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Keep Asking, Seeking, and Knocking

Keep Asking, Seeking, and Knocking
The other day my wife and I were reading Matthew 7:7-8, part of Jesus’s Sermon on the Mount.Jesus gives us three instructions: Ask, and keep on asking. Seek, and keep on seeking. Knock, and keep on knocking. I like how the New Living Translation translates these words of Jesus.
"Keep on asking, and you will receive what you ask for. Keep on seeking, and you will find. Keep on knocking, and the door will be opened to you.For everyone who asks, receives. Everyone who seeks, finds. And to everyone who knocks, the door will be opened.”
Because God is a relational God, we need to relate to Him! God is not an idea or a concept. He is a person! If you live with a person, you listen to them and you talk to them! God is a person. Do you spend some time in silence with Him, asking Him to speak? Do you read His Word? Do you talk to Him? Do you ask Him! Do you seek Him? Do you persist in asking and seeking for Him? Do you persist in knocking at the door of he…

One Lesson About the Relational Jesus

One Lesson About the Relational Jesus
Last time I wrote about the first verse and a half of chapter 14 of John’s Gospel. I would like now to talk a bit about the next seven verses through verse nine. In my last column I drew five lessons from the first 1 1/2 verses of John chapter 14, but this time I have only one lesson which I want to lift up.
Many people are looking for “the answer” to life. They are looking for an idea, a principle, or a timeless truth. There is a sense in which every idea, every principle, and every truth is something we can control or appropriate. In a way, according to philosopher Michael Polanyi, ideas are mental tools which we use and manipulate to deal with the world.
But here Jesus is saying that at the heart of reality is not a truth, or an idea, or a principle, but rather a Person. At the deepest level of reality, truth is not an idea we analyze and use but it is a Person who is pursuing us and with whom we can have a relationship. The God of the Old Testame…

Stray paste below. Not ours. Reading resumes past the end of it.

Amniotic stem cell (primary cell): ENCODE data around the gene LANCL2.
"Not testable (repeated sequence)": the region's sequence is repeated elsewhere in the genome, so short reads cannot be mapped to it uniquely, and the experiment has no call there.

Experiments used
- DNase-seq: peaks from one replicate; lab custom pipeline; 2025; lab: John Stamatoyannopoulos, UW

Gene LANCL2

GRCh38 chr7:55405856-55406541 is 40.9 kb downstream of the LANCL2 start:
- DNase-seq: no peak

Five Lessons From a Verse-and-a-Half

Five Lessons From a Verse-and-a-Half
Today as I write, I am reading one of my favorite passages, the beginning verses of John, chapter 14. Jesus is speaking to his disciples back then, but he is also speaking to us today. Beginning at verse one Jesus says, “Do not let your hearts be troubled. Believe in God, believe also in me. In my Father’s house are many mansions.”
These twenty-one words are packed full of meaning. I get at least five lessons from these words: 1.
      1. When Jesus says, “Do not let your hearts be troubled,” in the original language he is actually saying, “Stop letting your hearts be troubled.” I think for many of us, his words hit us where we live. We know that we already worry and are troubled by many things. Similarly in Matthew 6:25, Jesus is saying “Stop worrying,” or “Stop being anxious.” He know us through and through. As Psalm 103:14 says, “He knows our frame; he remembers that we are dust.” The One who knows us knows how we worry and how we stew and fret. He…

Tongues on the Football Field (continued)

Tongues on the Football Field (continued)